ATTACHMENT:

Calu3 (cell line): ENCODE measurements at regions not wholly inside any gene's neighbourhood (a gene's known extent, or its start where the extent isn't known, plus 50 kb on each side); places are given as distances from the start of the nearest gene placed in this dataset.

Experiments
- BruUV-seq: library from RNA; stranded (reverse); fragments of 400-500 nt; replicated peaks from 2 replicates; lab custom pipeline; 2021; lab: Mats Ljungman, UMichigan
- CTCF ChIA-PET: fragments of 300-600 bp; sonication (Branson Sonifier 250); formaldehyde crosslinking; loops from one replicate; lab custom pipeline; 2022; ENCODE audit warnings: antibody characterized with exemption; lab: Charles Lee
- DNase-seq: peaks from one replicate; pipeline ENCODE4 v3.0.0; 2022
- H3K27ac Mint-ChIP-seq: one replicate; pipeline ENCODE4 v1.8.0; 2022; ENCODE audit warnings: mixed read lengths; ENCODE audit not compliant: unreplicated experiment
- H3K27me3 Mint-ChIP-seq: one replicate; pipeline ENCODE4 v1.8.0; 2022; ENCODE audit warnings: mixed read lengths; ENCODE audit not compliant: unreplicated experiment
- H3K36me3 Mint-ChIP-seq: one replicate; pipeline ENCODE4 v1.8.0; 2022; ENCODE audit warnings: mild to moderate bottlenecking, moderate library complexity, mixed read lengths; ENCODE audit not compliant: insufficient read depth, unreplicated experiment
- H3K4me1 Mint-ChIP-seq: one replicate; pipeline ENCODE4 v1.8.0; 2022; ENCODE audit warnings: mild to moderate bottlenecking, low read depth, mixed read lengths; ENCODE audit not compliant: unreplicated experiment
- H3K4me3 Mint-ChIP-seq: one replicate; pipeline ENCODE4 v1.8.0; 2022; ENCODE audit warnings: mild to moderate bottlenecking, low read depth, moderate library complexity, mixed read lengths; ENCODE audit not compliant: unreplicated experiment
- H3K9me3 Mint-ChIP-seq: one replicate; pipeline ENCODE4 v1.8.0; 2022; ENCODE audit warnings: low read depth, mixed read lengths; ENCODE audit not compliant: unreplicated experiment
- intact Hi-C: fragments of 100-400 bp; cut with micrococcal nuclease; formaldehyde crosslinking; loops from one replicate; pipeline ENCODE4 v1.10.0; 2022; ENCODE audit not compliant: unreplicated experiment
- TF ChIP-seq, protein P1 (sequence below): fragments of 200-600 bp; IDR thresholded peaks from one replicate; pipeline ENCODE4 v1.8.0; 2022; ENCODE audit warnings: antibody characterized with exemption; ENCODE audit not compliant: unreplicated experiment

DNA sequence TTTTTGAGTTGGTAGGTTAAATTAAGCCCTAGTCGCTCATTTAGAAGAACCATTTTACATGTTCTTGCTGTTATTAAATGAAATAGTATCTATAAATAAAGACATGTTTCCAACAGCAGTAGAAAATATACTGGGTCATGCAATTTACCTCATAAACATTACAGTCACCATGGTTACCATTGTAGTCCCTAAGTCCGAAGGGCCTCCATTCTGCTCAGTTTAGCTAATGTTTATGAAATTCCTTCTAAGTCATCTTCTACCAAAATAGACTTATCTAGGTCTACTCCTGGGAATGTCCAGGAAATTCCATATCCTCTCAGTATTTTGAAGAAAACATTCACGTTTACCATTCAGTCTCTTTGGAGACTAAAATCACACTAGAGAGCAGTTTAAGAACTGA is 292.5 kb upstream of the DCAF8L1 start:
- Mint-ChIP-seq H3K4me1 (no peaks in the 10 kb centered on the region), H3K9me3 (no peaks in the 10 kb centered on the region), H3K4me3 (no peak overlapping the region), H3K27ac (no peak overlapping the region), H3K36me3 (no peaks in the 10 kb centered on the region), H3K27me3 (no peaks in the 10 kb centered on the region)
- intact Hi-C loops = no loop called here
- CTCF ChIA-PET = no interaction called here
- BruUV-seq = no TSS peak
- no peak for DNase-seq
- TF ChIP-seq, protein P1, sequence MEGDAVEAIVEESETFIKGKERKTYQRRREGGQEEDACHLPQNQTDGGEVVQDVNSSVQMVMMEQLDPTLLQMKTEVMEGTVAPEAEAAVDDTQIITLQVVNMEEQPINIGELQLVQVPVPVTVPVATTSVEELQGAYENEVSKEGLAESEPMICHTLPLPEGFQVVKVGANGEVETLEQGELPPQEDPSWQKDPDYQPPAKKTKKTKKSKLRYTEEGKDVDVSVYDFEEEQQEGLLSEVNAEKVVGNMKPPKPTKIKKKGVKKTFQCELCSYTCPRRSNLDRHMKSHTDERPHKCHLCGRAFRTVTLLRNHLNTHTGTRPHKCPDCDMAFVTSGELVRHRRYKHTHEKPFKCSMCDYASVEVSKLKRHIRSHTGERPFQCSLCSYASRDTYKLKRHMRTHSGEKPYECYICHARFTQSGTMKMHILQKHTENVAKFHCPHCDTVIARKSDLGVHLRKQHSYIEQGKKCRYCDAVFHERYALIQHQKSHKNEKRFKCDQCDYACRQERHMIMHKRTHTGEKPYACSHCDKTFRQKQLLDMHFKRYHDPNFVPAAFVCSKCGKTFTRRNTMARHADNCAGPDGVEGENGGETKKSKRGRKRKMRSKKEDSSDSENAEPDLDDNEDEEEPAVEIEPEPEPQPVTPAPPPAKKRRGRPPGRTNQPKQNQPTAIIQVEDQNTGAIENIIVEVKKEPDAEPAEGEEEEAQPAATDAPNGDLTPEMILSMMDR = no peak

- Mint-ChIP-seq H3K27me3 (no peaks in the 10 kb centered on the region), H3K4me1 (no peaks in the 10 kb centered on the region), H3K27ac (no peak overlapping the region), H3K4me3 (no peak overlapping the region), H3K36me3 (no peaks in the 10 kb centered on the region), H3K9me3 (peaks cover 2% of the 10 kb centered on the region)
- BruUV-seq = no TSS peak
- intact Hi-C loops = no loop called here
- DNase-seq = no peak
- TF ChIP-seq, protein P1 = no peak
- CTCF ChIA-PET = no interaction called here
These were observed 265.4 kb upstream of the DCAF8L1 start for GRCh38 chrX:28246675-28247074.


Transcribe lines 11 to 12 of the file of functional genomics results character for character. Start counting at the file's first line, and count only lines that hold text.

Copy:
- H3K9me3 Mint-ChIP-seq: one replicate; pipeline ENCODE4 v1.8.0; 2022; ENCODE audit warnings: low read depth, mixed read lengths; ENCODE audit not compliant: unreplicated experiment
- intact Hi-C: fragments of 100-400 bp; cut with micrococcal nuclease; formaldehyde crosslinking; loops from one replicate; pipeline ENCODE4 v1.10.0; 2022; ENCODE audit not compliant: unreplicated experiment